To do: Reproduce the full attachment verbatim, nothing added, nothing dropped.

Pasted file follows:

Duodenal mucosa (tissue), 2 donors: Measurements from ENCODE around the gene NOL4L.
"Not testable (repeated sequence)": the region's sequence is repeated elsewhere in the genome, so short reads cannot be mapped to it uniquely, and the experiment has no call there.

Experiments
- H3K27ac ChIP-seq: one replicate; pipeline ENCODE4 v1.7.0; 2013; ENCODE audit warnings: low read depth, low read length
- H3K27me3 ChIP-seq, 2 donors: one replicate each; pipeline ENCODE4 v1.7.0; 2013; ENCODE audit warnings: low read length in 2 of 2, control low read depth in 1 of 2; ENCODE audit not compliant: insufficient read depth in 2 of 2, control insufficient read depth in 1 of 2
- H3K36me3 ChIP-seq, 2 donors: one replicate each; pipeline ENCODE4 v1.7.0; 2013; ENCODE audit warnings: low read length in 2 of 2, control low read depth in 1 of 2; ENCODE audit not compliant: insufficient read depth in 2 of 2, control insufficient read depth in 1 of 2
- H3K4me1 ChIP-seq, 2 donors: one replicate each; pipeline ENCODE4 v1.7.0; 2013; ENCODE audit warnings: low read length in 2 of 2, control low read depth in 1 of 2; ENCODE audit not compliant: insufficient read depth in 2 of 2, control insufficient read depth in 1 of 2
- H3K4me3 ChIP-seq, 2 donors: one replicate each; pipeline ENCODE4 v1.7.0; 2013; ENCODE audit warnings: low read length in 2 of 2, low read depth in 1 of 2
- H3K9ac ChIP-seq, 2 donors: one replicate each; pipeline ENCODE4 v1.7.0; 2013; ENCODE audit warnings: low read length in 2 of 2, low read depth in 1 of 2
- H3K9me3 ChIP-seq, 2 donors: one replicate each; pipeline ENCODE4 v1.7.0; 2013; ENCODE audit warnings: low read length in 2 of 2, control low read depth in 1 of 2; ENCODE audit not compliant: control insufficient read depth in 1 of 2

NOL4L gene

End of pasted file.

Duodenal mucosa (tissue), 2 donors: Measurements from ENCODE around the gene NOL4L.
"Not testable (repeated sequence)": the region's sequence is repeated elsewhere in the genome, so short reads cannot be mapped to it uniquely, and the experiment has no call there.

Experiments
- H3K27ac ChIP-seq: one replicate; pipeline ENCODE4 v1.7.0; 2013; ENCODE audit warnings: low read depth, low read length
- H3K27me3 ChIP-seq, 2 donors: one replicate each; pipeline ENCODE4 v1.7.0; 2013; ENCODE audit warnings: low read length in 2 of 2, control low read depth in 1 of 2; ENCODE audit not compliant: insufficient read depth in 2 of 2, control insufficient read depth in 1 of 2
- H3K36me3 ChIP-seq, 2 donors: one replicate each; pipeline ENCODE4 v1.7.0; 2013; ENCODE audit warnings: low read length in 2 of 2, control low read depth in 1 of 2; ENCODE audit not compliant: insufficient read depth in 2 of 2, control insufficient read depth in 1 of 2
- H3K4me1 ChIP-seq, 2 donors: one replicate each; pipeline ENCODE4 v1.7.0; 2013; ENCODE audit warnings: low read length in 2 of 2, control low read depth in 1 of 2; ENCODE audit not compliant: insufficient read depth in 2 of 2, control insufficient read depth in 1 of 2
- H3K4me3 ChIP-seq, 2 donors: one replicate each; pipeline ENCODE4 v1.7.0; 2013; ENCODE audit warnings: low read length in 2 of 2, low read depth in 1 of 2
- H3K9ac ChIP-seq, 2 donors: one replicate each; pipeline ENCODE4 v1.7.0; 2013; ENCODE audit warnings: low read length in 2 of 2, low read depth in 1 of 2
- H3K9me3 ChIP-seq, 2 donors: one replicate each; pipeline ENCODE4 v1.7.0; 2013; ENCODE audit warnings: low read length in 2 of 2, control low read depth in 1 of 2; ENCODE audit not compliant: control insufficient read depth in 1 of 2

NOL4L gene